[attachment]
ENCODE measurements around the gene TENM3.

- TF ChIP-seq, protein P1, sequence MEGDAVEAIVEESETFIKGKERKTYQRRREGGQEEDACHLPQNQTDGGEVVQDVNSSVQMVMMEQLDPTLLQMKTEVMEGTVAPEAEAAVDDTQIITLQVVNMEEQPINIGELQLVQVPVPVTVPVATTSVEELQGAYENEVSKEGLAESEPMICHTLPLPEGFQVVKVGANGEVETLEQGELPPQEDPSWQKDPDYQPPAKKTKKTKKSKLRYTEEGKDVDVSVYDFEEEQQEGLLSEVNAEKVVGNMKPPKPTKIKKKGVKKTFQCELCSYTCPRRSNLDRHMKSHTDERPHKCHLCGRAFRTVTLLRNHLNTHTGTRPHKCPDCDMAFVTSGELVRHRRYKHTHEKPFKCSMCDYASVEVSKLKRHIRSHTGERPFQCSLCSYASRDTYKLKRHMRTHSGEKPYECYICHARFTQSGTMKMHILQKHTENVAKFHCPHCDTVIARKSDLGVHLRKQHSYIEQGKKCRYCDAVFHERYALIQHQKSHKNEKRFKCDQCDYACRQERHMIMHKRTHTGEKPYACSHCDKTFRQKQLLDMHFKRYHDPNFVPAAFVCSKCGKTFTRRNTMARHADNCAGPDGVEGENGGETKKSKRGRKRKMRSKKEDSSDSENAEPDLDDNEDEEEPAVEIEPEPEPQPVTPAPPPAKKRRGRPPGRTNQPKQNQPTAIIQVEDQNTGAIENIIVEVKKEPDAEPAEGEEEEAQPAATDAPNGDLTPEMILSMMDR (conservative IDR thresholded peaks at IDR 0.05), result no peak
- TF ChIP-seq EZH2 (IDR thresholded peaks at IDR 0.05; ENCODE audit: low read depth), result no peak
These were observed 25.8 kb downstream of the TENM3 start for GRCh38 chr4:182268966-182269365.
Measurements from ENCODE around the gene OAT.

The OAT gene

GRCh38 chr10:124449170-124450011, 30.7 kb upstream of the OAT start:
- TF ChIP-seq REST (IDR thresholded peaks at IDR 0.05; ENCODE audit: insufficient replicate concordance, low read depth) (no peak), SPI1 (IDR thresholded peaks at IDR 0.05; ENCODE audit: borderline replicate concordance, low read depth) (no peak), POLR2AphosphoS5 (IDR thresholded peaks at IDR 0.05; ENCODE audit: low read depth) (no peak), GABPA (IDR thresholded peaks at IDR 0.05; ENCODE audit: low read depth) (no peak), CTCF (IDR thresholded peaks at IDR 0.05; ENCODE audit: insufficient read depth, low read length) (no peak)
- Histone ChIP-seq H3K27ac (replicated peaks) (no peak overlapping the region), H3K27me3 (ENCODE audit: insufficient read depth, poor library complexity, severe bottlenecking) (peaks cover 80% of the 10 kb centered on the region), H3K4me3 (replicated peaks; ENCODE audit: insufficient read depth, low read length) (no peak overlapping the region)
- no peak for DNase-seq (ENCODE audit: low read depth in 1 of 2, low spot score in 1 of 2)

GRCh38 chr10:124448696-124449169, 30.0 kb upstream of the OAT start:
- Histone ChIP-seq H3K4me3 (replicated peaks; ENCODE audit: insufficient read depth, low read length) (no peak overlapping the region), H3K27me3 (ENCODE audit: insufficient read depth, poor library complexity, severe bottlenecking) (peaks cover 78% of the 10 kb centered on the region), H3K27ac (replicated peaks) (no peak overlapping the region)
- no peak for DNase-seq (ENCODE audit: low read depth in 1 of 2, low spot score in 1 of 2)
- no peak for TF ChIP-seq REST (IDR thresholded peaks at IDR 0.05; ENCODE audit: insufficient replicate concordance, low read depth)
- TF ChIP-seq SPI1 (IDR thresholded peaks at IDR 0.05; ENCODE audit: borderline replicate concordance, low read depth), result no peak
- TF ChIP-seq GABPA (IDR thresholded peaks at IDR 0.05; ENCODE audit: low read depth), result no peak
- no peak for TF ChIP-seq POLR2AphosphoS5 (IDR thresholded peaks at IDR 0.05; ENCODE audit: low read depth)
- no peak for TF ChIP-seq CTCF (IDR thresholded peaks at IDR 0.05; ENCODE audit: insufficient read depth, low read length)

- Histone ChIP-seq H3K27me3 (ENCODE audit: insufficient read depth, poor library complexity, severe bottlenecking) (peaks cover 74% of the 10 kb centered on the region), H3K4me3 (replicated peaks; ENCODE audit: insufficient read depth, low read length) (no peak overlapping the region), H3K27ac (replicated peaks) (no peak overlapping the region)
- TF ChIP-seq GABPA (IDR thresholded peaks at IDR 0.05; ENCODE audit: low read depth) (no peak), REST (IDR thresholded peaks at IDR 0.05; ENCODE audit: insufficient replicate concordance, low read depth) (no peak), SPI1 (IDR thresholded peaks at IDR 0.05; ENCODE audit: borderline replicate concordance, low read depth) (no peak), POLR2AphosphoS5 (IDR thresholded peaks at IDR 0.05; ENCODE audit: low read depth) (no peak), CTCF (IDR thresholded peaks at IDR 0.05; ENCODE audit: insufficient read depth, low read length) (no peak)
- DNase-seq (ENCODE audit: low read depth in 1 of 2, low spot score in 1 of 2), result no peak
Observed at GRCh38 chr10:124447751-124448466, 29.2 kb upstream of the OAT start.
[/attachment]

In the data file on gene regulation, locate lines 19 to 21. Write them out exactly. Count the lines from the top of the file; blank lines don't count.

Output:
- Histone ChIP-seq H3K27me3 (ENCODE audit: insufficient read depth, poor library complexity, severe bottlenecking) (peaks cover 74% of the 10 kb centered on the region), H3K4me3 (replicated peaks; ENCODE audit: insufficient read depth, low read length) (no peak overlapping the region), H3K27ac (replicated peaks) (no peak overlapping the region)
- TF ChIP-seq GABPA (IDR thresholded peaks at IDR 0.05; ENCODE audit: low read depth) (no peak), REST (IDR thresholded peaks at IDR 0.05; ENCODE audit: insufficient replicate concordance, low read depth) (no peak), SPI1 (IDR thresholded peaks at IDR 0.05; ENCODE audit: borderline replicate concordance, low read depth) (no peak), POLR2AphosphoS5 (IDR thresholded peaks at IDR 0.05; ENCODE audit: low read depth) (no peak), CTCF (IDR thresholded peaks at IDR 0.05; ENCODE audit: insufficient read depth, low read length) (no peak)
- DNase-seq (ENCODE audit: low read depth in 1 of 2, low spot score in 1 of 2), result no peak